geoffrey rush
Geoffrey Rush (Image: AAP/Bianca De Marchi)

Reporting on the Geoffrey Rush trial was a rollercoaster of a ride.

There were hundreds of pages of documents to read, dozens of calls to make, and years of reports to go through — 10,000 words of reporting is a lot, but that’s less than half what we originally wrote. 

Neither Georgia Wilkins nor I had attended any of the trials in person so we relied on recollections and documents to build the story. 

The trial was hilarious to go through because at times the transcripts read like a bad soap opera — star-studded, riddled with plot holes and accentuated by strange outbursts of song. 

But it was also upsetting. It had a devastating effect on the ability of people to speak up about issues with powerful counterparts.

Eryn Jean Norvill was put on trial. Her relationship with Rush was laid bare, and every text and emoji that either had sent was scrutinised. Justice Michael Wigney ruled that she was uncredible, unreliable and prone to exaggeration. 

Australia’s Me Too movement never gained the power, publicity or momentum of other countries. Just a handful of high-profile men have been named as harassers, the most recent being former justice Dyson Heydon. I know there are many more.

Journalists have had to put their stories on hold as editors get spooked at the possibility of a multimillion-dollar trial. Witnesses have withdrawn, afraid they’d have to go through what Norvill did.

Importantly the defamation case wasn’t supposed to be about the alleged harassment of Norvill — it was about The Daily Telegraph’s portrayal of Rush. But at the same time that’s exactly what it was. 

Wigney — esteemed, honourable, knowledgeable and with an impressive history — was put in a position to make a ruling about how Rush — famous, an Australian superstar of whom Wigney was a fan — behaved towards Norvill, a young actor early in her career.

Rush had handpicked Norvill to act alongside him in King Lear after Yael Stone, who later accused Rush of sexual misconduct, turned down the role. 

Power was at the very core of their relationship. 

The full court’s appeal ruling dismissed claims that Wigney had overlooked the power imbalances between the two. 

Both during the trial and in the appeal, judges questioned why Norvill kept replying to Rush’s “playful” emails and texts in an affectionate manner. 

‘Just go with the flow’

I question whether those in the court have ever had the discomfort of having to awkwardly laugh at a sexual advance, thinly disguised as a joke or innuendo, to maintain a peaceful relationship with superiors. 

As Norvill testified, when placed in tricky situations where the consequences could have devastating effects on relationships or careers, “survival mode” kicks in. Sometimes it’s better to give in to that little voice pulsating in the back of your head: “Just go with the flow.”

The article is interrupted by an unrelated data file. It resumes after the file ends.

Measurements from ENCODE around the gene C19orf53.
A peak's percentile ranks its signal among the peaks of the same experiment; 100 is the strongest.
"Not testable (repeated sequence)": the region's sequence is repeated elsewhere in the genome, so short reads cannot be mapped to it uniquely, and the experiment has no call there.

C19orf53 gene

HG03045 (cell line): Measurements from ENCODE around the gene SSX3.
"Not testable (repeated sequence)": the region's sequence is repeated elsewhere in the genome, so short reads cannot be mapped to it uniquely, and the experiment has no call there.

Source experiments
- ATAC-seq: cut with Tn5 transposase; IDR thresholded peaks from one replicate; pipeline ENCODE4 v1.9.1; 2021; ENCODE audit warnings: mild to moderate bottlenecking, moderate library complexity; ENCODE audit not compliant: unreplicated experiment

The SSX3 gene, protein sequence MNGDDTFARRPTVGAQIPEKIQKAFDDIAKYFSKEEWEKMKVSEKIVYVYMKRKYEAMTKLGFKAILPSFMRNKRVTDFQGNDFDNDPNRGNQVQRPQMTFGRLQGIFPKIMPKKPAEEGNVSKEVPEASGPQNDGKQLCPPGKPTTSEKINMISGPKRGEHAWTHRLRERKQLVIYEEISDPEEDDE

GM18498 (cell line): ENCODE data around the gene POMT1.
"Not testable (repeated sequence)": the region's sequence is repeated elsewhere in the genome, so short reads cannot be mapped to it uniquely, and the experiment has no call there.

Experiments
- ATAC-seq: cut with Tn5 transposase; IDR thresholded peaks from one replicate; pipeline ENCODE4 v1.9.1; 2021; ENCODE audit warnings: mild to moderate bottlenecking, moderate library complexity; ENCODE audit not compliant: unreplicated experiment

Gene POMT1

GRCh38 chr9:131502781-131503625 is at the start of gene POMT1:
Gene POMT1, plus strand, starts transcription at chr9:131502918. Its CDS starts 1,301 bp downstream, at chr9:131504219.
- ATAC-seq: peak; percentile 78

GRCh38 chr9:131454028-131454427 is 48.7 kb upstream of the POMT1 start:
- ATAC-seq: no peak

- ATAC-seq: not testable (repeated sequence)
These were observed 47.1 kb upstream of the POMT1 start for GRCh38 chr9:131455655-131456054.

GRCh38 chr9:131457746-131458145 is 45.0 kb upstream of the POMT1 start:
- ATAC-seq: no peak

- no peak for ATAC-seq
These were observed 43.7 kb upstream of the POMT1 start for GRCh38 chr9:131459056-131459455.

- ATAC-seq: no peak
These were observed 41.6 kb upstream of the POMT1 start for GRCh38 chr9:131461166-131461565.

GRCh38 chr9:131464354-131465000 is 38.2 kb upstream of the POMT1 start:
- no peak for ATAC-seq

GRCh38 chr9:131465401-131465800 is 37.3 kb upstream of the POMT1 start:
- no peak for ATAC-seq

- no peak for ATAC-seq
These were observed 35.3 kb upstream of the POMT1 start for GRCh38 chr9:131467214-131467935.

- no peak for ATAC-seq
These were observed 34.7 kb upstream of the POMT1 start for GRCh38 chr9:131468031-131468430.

I did a training course with a humanitarian organisation on women’s safety a few years back. As well as learning how to apply a tourniquet and how to sit in a convoy while driving through war zones, we learnt the importance of recording sexual micro-aggressions. 

That accidental touch on the bum isn’t so accidental if it happened to four other women that month. 

Norvill did the right thing — she recorded what she experienced, not so she could change her situation but so if others came forward they might be taken more seriously, faster.

Instead the opposite happened: Rush became near-untouchable. 

The trial was lengthy, with expensive lawyers and plenty of media scrutiny. Putting the judicial process aside, my thoughts are with Norvill — a woman who made one complaint, which she didn’t want to be taken further, which she didn’t want to be actioned, which she never wanted to be identified overwho had to take the stand to defend herself. 

The story to me is a failure in multiple parts. The failure of Norvill’s identity to be kept anonymous after she recorded her complaint. The failure of the Tele to do some solid reporting and potentially contribute — rather than hinder — the Me Too movement. And the failure of the court to treat Norvill with the respect she deserved when coming forward with her claim. 

Australia’s defamation laws are an absolute failure, especially when addressing sexual harassment allegations.

To gain any momentum in the Me Too movement, and to encourage people to speak up, Rush’s case has proven Australia’s defamation laws need a rethink.

Peter Fray

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